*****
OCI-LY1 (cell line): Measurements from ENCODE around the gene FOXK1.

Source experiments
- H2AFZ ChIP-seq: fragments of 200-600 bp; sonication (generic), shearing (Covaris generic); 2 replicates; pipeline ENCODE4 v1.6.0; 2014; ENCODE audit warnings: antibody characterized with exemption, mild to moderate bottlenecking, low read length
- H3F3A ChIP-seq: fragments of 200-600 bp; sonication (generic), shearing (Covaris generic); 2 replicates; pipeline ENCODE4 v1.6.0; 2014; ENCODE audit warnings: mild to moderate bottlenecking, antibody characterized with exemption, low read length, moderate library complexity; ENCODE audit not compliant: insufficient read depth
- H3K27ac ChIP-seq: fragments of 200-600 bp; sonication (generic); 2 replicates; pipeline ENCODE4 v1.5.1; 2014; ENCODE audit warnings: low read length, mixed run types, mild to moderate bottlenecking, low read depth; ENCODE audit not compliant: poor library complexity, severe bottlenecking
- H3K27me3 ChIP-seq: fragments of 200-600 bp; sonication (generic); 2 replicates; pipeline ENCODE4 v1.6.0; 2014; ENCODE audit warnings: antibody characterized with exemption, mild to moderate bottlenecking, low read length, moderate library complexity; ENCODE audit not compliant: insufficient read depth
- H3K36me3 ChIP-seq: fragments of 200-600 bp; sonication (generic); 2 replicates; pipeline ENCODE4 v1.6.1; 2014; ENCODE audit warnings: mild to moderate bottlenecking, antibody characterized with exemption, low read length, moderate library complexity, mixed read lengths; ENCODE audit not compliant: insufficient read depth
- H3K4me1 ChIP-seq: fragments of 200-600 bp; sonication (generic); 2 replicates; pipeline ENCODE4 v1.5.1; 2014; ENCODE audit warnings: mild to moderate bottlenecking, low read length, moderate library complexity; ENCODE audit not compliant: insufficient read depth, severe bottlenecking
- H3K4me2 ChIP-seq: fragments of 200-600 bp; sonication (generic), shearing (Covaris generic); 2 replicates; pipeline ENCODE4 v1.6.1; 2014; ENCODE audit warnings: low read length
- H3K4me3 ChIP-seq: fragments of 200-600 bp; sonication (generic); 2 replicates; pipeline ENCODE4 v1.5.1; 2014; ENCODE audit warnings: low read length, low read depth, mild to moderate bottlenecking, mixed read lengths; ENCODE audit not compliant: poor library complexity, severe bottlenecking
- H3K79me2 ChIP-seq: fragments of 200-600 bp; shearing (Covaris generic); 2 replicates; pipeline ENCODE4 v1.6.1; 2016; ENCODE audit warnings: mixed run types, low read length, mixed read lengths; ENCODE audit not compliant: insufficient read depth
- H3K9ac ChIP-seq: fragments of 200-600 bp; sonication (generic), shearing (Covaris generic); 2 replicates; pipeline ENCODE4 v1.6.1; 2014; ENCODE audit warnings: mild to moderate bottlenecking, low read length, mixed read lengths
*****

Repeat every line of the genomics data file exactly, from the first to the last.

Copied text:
OCI-LY1 (cell line): Measurements from ENCODE around the gene FOXK1.

Source experiments
- H2AFZ ChIP-seq: fragments of 200-600 bp; sonication (generic), shearing (Covaris generic); 2 replicates; pipeline ENCODE4 v1.6.0; 2014; ENCODE audit warnings: antibody characterized with exemption, mild to moderate bottlenecking, low read length
- H3F3A ChIP-seq: fragments of 200-600 bp; sonication (generic), shearing (Covaris generic); 2 replicates; pipeline ENCODE4 v1.6.0; 2014; ENCODE audit warnings: mild to moderate bottlenecking, antibody characterized with exemption, low read length, moderate library complexity; ENCODE audit not compliant: insufficient read depth
- H3K27ac ChIP-seq: fragments of 200-600 bp; sonication (generic); 2 replicates; pipeline ENCODE4 v1.5.1; 2014; ENCODE audit warnings: low read length, mixed run types, mild to moderate bottlenecking, low read depth; ENCODE audit not compliant: poor library complexity, severe bottlenecking
- H3K27me3 ChIP-seq: fragments of 200-600 bp; sonication (generic); 2 replicates; pipeline ENCODE4 v1.6.0; 2014; ENCODE audit warnings: antibody characterized with exemption, mild to moderate bottlenecking, low read length, moderate library complexity; ENCODE audit not compliant: insufficient read depth
- H3K36me3 ChIP-seq: fragments of 200-600 bp; sonication (generic); 2 replicates; pipeline ENCODE4 v1.6.1; 2014; ENCODE audit warnings: mild to moderate bottlenecking, antibody characterized with exemption, low read length, moderate library complexity, mixed read lengths; ENCODE audit not compliant: insufficient read depth
- H3K4me1 ChIP-seq: fragments of 200-600 bp; sonication (generic); 2 replicates; pipeline ENCODE4 v1.5.1; 2014; ENCODE audit warnings: mild to moderate bottlenecking, low read length, moderate library complexity; ENCODE audit not compliant: insufficient read depth, severe bottlenecking
- H3K4me2 ChIP-seq: fragments of 200-600 bp; sonication (generic), shearing (Covaris generic); 2 replicates; pipeline ENCODE4 v1.6.1; 2014; ENCODE audit warnings: low read length
- H3K4me3 ChIP-seq: fragments of 200-600 bp; sonication (generic); 2 replicates; pipeline ENCODE4 v1.5.1; 2014; ENCODE audit warnings: low read length, low read depth, mild to moderate bottlenecking, mixed read lengths; ENCODE audit not compliant: poor library complexity, severe bottlenecking
- H3K79me2 ChIP-seq: fragments of 200-600 bp; shearing (Covaris generic); 2 replicates; pipeline ENCODE4 v1.6.1; 2016; ENCODE audit warnings: mixed run types, low read length, mixed read lengths; ENCODE audit not compliant: insufficient read depth
- H3K9ac ChIP-seq: fragments of 200-600 bp; sonication (generic), shearing (Covaris generic); 2 replicates; pipeline ENCODE4 v1.6.1; 2014; ENCODE audit warnings: mild to moderate bottlenecking, low read length, mixed read lengths